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Why a Trademark is Important for Your Small Business

By Edited Nov 6, 2015 1 0

The Basics of Trademarks

If you are in business, you probably already have a trademark even if you don't know it. Knowing the difference between the categories of intellectual property is essentially to protecting your ideas. And since trademark is generally the most common, it is a good place to start.

Generally, a trademark distinguishes products or services as unique and associated with a particular creator, business or person. It can be a company name or a product name that distinguishes it from those made by others, or any other distinguishing characteristic of a product or service. 

Often a trademark arises without the owner realizing it because it does not have to be registered or filed with any government agency to be protected. Simply conducting business or selling products under an exclusive 'mark' or name, or with a unique and exclusive characteristic will give rise to a trademark. Importantly, that exclusive use of a unique mark can entitle to the owner to prevent or preclude others from using it also. This can be true even if the oft-seen ™ notation is not used in association with the mark. 

Registered trademarks on the other hand, designated by the ® notation, are only applicable to those trademarks registered and recognized by the USPTO (United States Patent & Trademark Office). These trademarks are given greater protection than unregistered trademarks and can even allow the owner to protect them internationally. In contrast, the unregistered trademark is only enforceable in the geographical area or market where it is used in association with unique and distinguishable goods. In other words, a common law trademark could be used numerous times by multiple people without any infringement as long as they operate in different cities, states or geographical areas.

If two or more people or companies use the same or very similar name or trademark, one may be entitled to seek to stop the others due to trademark infringement. Whether an infringement exists is typically tested by whether or not the two trademarks are 'colorfully similar' or will cause confusion on the part of consumers as to the source of the goods or services. This confusion test is often the critical test. If the allegedly infringing trademark is not so similar that it may cause confusion, then typically no infringement exists. This could be because the two names are not that similar or the two businesses are would not be confused because they share a similar name. For example, AAA Plumbing, Inc., (a trick similar to today's SEO done to get to the top spot in the phone book), may be similar to AAA Dry Cleaning, but it is unlikely to cause much consumer confusion. Someone looking to clear a stopped sink will not likely be confusingly mislead into calling the dry cleaner. No likelihood of consumer confusion exists when two goods with the same or similar trademarks don't compete in the same area.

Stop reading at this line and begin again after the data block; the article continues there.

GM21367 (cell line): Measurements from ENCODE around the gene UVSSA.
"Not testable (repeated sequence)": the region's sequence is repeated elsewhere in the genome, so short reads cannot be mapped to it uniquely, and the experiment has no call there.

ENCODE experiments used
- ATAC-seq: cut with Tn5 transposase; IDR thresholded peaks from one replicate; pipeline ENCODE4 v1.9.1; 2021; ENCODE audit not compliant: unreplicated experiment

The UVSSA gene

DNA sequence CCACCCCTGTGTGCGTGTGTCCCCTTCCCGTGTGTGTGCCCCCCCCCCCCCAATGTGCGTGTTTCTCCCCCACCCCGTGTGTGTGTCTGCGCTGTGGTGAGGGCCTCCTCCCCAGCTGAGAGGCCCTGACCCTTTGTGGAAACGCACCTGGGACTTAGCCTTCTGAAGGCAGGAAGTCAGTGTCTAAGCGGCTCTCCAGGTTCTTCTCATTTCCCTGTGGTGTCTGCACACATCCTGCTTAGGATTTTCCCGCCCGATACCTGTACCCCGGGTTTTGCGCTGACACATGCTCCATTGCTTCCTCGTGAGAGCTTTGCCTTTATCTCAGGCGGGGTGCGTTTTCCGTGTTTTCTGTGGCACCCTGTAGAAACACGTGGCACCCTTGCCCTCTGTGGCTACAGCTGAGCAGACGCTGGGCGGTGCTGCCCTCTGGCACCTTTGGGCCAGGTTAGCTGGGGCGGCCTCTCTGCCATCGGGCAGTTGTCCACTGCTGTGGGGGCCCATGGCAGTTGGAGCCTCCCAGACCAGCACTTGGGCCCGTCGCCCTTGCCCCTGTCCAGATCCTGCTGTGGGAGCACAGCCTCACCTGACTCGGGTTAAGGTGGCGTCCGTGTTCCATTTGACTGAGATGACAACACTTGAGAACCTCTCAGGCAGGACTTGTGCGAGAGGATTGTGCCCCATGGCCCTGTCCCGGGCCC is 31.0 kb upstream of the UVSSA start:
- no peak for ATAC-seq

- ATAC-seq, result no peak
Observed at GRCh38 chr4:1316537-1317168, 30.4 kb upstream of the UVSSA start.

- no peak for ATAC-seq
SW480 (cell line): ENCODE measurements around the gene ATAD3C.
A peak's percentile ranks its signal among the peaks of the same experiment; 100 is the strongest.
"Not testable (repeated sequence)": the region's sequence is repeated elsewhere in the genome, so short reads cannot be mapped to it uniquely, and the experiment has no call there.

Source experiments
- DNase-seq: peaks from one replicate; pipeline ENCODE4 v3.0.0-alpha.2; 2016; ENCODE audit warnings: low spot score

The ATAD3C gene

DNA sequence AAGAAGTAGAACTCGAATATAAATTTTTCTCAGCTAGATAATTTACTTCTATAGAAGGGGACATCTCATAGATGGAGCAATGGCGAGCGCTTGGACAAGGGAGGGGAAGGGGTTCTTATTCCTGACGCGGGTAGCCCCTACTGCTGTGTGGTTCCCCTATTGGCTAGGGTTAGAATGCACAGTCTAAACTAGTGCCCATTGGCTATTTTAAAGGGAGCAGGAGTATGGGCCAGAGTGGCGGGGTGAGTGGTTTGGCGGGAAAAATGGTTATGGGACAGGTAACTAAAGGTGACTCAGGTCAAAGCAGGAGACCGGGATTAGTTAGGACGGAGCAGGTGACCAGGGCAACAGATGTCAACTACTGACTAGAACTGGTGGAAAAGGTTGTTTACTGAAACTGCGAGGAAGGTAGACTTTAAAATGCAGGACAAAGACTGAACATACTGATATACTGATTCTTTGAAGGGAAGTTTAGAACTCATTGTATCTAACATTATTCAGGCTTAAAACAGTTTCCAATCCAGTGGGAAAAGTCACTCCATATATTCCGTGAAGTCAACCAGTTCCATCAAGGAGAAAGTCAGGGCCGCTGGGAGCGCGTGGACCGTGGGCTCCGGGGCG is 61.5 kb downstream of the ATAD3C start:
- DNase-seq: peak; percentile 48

So, if you already offer unique products or services under a name distinguishing you from the competition, you likely already have an enforceable trademark. Take some simple steps to protect your business and distinguish yourself from the competition. The least you could do is slap that ™ all over your products, websites and marketing materials. Also, do a simple trademark audit by searching your market for competitors using the same or similar trademark. If you have a local business, use Google local search tools and check the phone book. Make sure that others are not taking away customers by using your trademark by using it also, by co-opting it for their search results or returning their website based on your trademark as an adword. Any of these could be trademark infringements. If you find that someone is infringing on your valuable trademark, you may consider contacting an attorney.

Likewise, check to be sure that the potential trademarks you are using are not infringing on another's trademark. An infringement could not only expose you a legal action looking to stop your use of the mark and for damages, but it also means you are preventing yourself from standing out in the crowd and distinguishing your products or services. 



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